WATERTOWN — Watertown Representatives Jon Hecht and John Lawn praised a budget proposal House lawmakers released Wednesday and the aid it would deliver to the town and to schools.
The proposal from House Ways and Means, the chamber's budget committee, would guarantee more municipal aid up front and boost Chapter 70 school aid more than an earlier spending plan from Gov. Deval Patrick.
For Watertown, that means $515,000 or 6 percent more than last year, Hecht said.
“Watertown would still be well behind where it was on local aid before the recession hit, but this would be a big positive step,” Hecht said. “The House Ways and Means budget also contains some additional funding for special education costs, which would be very helpful to our schools. We would also see an increase in veterans’ benefits.”
Patrick's budget proposal, released in January, included $834 million in unrestricted general government aid for cities and towns next fiscal year. It promised another $65 million if enough money was left in state coffers at the end of this fiscal year in June.
The House Ways and Means budget would guarantee all that funding to cities and towns up front next fiscal year, for a total of $899 million in unrestricted aid. That's the same amount local governments ultimately received this year.
As his first budget, Lawn said he made local aid a priority and hoped the worst days of the recession were behind the state.
“I am pleased that the house budget included an increase in local aid over the last fiscal year,” Lawn said. “The cuts to local aid over the last few years have made it increasingly difficult for our communities to carry out basic services.”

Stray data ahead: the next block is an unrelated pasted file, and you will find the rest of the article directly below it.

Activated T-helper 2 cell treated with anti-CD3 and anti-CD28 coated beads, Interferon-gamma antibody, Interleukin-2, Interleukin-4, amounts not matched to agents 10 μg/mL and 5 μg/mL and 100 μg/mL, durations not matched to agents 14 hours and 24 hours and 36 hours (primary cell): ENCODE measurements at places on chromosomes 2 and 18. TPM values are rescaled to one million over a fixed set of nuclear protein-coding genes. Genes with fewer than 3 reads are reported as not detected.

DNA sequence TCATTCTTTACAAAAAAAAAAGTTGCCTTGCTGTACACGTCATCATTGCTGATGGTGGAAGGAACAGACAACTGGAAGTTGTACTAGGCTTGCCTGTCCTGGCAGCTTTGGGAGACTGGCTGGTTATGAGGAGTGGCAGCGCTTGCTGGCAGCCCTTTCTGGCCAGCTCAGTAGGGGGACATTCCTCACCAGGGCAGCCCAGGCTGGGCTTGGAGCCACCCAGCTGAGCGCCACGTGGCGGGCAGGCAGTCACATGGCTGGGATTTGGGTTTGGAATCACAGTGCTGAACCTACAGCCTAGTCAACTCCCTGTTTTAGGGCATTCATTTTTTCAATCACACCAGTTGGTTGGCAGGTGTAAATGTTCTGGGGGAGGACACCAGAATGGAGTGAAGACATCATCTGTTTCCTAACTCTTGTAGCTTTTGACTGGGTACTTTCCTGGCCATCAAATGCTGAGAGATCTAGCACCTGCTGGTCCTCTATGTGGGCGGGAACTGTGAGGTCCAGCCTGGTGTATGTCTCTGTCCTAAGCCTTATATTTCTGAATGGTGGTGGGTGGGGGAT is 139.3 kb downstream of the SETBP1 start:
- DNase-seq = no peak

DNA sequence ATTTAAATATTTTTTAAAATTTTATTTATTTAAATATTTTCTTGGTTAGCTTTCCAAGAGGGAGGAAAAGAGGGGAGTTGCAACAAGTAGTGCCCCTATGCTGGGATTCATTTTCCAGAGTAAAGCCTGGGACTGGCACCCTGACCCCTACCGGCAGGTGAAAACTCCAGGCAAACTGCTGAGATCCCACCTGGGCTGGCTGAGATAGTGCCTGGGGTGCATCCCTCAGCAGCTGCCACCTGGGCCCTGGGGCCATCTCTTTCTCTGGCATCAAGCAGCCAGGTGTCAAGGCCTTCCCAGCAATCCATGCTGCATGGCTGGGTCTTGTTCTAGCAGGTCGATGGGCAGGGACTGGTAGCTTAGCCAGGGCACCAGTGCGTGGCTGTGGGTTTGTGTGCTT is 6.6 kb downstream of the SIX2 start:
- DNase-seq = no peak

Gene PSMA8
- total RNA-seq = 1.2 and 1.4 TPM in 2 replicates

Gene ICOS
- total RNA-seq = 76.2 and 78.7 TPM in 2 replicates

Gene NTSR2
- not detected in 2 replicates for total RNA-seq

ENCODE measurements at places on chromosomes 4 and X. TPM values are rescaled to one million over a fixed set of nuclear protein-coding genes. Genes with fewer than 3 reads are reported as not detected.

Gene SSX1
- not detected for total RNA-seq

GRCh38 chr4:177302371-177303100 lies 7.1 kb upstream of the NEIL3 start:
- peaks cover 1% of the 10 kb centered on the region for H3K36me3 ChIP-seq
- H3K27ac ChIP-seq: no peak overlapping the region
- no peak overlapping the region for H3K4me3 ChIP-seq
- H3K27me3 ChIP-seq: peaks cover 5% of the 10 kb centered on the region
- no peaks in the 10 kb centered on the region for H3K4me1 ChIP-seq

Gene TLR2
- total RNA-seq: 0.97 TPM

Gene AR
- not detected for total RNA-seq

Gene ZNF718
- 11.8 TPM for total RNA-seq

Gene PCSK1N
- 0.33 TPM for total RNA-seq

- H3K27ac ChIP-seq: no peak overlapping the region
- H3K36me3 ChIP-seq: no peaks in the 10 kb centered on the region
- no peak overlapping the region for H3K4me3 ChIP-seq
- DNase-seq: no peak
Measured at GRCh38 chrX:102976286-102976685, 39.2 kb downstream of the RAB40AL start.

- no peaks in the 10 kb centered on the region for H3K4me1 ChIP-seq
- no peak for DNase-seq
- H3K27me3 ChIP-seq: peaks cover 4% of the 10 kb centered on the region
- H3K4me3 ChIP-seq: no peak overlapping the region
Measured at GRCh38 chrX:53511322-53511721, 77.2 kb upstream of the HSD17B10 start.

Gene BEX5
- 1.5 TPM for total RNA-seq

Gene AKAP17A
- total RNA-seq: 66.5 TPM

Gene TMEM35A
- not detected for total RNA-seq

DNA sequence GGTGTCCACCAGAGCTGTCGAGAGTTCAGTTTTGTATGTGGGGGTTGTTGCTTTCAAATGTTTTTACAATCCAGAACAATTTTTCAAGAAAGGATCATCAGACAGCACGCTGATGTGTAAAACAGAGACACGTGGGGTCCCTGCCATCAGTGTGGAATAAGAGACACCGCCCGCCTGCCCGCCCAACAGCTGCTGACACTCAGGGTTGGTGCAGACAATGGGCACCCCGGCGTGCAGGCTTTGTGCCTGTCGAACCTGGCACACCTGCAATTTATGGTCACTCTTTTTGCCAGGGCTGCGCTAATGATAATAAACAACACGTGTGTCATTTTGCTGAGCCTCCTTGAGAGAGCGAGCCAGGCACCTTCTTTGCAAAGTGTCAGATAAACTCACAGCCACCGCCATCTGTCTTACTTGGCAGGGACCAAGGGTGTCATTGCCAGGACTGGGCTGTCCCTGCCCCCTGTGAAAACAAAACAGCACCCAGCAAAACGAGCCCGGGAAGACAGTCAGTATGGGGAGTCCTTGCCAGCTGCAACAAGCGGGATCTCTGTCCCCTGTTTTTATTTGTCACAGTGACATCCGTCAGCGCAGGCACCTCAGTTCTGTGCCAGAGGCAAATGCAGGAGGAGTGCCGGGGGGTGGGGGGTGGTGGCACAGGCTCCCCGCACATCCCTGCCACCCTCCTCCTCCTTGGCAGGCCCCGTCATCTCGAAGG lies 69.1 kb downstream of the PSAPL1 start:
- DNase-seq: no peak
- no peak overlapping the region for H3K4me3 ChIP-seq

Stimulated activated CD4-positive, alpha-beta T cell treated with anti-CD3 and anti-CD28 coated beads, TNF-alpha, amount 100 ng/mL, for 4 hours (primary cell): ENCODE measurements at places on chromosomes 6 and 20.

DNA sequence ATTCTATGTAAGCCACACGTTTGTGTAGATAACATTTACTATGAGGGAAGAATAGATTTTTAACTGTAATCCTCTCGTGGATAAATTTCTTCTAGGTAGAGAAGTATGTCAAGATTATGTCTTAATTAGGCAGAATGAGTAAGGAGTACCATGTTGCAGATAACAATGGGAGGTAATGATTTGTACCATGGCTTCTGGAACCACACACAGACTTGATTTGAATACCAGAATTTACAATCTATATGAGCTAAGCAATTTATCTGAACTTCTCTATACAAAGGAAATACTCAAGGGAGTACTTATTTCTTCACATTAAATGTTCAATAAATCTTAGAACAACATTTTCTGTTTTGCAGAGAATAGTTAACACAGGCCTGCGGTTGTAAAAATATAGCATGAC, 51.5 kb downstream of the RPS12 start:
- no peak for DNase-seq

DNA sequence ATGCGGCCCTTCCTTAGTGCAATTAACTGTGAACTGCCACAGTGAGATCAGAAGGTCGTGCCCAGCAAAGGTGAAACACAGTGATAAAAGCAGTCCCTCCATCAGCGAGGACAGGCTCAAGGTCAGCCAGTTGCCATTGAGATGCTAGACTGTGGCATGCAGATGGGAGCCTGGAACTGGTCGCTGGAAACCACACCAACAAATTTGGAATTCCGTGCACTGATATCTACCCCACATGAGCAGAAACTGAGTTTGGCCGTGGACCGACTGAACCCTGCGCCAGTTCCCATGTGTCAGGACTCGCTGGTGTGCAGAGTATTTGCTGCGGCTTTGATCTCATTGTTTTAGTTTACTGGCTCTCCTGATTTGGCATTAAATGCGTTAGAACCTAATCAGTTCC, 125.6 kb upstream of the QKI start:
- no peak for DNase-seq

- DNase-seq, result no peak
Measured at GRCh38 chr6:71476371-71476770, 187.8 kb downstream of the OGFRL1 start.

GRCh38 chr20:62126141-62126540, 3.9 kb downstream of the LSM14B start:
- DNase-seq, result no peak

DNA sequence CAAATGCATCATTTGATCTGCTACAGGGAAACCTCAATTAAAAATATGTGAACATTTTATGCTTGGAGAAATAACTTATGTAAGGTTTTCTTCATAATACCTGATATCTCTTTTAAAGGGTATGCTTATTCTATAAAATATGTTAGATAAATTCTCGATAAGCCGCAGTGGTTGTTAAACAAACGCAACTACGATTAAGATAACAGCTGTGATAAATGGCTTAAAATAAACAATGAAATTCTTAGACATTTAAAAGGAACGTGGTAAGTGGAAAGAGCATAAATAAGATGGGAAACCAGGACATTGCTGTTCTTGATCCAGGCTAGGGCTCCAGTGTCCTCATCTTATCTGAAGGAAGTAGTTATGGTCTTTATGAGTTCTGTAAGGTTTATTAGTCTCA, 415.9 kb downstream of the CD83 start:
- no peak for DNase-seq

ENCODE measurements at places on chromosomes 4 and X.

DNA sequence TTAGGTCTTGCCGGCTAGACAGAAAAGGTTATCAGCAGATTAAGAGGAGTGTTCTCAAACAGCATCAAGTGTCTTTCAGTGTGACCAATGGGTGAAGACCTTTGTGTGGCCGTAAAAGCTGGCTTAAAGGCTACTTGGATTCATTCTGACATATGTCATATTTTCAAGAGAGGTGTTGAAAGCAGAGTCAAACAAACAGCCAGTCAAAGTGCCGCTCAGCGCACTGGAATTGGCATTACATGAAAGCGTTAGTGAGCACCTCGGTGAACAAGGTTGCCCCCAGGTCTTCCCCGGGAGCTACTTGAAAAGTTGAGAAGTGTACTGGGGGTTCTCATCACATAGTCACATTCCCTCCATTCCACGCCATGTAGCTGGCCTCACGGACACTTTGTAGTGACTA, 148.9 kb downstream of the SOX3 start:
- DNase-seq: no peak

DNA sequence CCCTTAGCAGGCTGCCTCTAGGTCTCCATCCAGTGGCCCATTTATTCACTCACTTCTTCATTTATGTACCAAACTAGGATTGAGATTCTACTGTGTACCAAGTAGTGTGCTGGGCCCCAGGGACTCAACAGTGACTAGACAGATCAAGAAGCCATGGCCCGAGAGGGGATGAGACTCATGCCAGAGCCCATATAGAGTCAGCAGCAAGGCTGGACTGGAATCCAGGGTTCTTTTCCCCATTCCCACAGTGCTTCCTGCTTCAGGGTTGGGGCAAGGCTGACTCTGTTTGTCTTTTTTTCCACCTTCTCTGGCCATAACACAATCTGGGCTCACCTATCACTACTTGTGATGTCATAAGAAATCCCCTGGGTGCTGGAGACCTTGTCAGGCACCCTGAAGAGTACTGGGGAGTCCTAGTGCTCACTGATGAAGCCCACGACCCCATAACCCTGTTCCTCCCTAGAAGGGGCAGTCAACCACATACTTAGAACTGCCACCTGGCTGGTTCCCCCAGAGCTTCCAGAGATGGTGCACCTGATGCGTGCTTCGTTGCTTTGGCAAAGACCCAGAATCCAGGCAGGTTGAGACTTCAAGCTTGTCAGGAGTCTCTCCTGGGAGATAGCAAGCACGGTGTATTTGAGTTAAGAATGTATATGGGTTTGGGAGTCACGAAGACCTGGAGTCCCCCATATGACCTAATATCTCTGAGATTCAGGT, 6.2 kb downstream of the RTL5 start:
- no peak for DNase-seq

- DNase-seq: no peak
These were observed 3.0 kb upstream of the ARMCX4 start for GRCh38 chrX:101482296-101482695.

Municipal leaders said under Patrick's plan, they could not be sure the extra $65 million would come through, and would not know if it would be available until they had already set their budgets for next year.
"From our perspective ... that direct municipal aid that's guaranteed is $65 million higher in the House Ways and Means budget," said Geoff Beckwith, executive director of the Massachusetts Municipal Association.
While Patrick's budget proposed boosting Chapter 70 school aid by $146 million, the House plan would deliver an additional $18 million, for a total of $164 million.
The House budget would spend $221 million on the special education circuit breaker program, which reimburses districts for extraordinary special needs costs. That's up $8.4 million from Patrick's proposal, which would level-fund the program.
Regional school transportation aid would receive $45.5 million under the House plan, up $2 million from Patrick's budget.
The House budget also would set aside $11.3 million to help school districts pay for transporting homeless students living in shelters or temporary housing back to schools in their hometowns.
Hecht said he was “happy” that the budget maintains or slightly increases funding for Watertown services like Springwell, the Boys and Girls Club, early education programs and the Perkins talking library, but also said there was room for improvement.
“These have been important priorities for me and the other Watertown legislators, and I’m pleased the Ways and Means committee understood how much these services mean to the community,” Hecht said. “While these are positive developments, overall funding for many programs is down from where it was before the recession…There are some areas, like mental health services and the environment, where we have a ways to go to restore programs to where they were pre-recession.”
Lawn agreed that there was room for improvement.
“Increasing local aid, working to find a long term funding solution to our public transportation as well as working on legislation…are all things I have been involved in,” Lawn said.